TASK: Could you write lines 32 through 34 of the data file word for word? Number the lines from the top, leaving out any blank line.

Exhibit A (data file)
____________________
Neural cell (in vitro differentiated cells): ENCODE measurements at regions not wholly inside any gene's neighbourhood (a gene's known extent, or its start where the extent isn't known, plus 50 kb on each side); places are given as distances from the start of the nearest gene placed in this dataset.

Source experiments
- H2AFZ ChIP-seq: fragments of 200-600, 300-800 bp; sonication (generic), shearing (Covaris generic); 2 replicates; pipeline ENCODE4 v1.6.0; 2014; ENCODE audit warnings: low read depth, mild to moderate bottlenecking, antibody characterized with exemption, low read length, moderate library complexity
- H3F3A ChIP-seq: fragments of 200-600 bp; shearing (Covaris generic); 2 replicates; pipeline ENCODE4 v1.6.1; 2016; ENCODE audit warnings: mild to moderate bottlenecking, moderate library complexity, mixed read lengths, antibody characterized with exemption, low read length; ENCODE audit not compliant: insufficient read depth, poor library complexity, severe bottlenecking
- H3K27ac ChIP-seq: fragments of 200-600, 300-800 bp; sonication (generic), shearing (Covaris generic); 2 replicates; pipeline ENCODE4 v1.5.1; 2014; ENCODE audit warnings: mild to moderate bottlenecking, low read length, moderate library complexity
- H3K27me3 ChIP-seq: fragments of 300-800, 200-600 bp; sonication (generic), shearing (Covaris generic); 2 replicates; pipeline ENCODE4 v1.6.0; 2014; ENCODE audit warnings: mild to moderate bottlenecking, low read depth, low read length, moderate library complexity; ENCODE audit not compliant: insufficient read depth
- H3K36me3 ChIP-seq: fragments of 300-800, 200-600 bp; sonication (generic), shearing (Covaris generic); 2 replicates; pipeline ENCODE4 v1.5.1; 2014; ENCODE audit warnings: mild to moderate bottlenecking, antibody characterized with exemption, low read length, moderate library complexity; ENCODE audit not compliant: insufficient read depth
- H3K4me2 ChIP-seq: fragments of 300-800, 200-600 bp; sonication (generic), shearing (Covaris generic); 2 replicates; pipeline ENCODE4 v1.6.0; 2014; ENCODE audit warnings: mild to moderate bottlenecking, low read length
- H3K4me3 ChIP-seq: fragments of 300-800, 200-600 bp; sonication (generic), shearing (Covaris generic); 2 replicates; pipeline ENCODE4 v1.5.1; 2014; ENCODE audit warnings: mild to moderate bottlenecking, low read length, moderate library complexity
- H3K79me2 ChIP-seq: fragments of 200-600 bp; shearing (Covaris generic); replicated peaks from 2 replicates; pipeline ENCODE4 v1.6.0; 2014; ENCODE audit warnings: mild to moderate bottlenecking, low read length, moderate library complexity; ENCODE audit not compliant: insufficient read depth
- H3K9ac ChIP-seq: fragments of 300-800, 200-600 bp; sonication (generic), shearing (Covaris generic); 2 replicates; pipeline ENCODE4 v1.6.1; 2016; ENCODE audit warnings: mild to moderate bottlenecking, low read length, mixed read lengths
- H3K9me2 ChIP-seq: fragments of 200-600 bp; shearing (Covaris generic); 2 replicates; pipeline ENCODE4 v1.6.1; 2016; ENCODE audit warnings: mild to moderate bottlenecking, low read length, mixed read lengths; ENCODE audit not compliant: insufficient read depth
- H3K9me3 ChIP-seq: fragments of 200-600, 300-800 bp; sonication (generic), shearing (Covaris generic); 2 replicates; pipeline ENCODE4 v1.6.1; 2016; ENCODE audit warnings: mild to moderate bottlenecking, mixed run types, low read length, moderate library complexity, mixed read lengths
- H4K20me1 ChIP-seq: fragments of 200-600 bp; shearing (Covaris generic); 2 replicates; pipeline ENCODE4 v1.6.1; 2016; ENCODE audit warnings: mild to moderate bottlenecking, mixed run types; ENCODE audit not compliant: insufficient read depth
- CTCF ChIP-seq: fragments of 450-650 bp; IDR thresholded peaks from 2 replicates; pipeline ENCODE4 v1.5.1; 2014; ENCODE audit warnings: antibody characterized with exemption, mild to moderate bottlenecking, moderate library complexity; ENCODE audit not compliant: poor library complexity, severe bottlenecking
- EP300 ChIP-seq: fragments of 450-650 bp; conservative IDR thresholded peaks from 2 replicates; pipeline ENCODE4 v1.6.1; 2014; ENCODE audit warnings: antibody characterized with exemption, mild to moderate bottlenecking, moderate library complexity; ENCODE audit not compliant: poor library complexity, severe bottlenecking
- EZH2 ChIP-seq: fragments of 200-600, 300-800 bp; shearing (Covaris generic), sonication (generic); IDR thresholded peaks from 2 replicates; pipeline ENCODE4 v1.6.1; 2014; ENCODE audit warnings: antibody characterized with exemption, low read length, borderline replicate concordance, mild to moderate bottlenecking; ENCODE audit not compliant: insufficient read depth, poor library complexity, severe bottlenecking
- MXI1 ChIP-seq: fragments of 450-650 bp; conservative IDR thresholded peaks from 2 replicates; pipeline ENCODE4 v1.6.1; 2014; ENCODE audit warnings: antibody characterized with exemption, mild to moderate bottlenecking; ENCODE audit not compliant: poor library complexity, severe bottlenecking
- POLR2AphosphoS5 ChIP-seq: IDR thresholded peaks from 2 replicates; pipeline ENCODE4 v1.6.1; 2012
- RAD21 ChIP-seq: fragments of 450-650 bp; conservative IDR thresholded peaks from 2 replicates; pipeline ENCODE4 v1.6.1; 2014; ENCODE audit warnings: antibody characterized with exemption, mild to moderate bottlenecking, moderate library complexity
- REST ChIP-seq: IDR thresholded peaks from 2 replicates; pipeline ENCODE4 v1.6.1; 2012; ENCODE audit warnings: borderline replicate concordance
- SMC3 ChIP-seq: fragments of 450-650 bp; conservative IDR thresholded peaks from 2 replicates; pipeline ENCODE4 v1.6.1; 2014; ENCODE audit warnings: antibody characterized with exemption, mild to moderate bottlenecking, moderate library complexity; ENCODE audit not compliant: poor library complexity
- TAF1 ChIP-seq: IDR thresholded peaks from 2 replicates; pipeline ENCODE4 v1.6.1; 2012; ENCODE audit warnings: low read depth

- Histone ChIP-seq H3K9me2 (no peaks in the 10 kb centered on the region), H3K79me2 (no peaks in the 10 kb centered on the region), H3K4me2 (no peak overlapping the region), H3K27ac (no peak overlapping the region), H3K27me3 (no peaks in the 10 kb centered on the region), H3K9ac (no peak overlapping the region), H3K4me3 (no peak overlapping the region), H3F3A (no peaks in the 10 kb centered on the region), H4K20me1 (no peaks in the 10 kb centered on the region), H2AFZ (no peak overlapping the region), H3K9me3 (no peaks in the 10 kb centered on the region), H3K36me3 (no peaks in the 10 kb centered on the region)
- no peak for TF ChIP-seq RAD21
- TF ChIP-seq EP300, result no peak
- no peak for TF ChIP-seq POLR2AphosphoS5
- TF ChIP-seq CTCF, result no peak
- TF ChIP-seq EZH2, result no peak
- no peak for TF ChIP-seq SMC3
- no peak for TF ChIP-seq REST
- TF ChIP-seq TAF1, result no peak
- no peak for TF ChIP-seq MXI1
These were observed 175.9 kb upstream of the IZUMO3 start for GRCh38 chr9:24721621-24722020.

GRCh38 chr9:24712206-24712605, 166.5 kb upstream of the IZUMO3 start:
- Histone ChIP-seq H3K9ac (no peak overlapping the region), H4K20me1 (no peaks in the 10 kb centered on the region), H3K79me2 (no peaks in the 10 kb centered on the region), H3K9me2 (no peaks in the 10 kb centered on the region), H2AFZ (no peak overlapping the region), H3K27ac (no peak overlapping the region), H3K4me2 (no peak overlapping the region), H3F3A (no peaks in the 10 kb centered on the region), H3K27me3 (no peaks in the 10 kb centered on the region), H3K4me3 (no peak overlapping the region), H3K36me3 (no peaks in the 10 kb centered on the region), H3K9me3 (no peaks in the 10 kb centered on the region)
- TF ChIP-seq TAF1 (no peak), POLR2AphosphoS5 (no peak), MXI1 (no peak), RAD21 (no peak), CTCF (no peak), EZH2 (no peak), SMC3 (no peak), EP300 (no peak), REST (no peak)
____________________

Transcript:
- TF ChIP-seq TAF1, result no peak
- no peak for TF ChIP-seq MXI1
These were observed 175.9 kb upstream of the IZUMO3 start for GRCh38 chr9:24721621-24722020.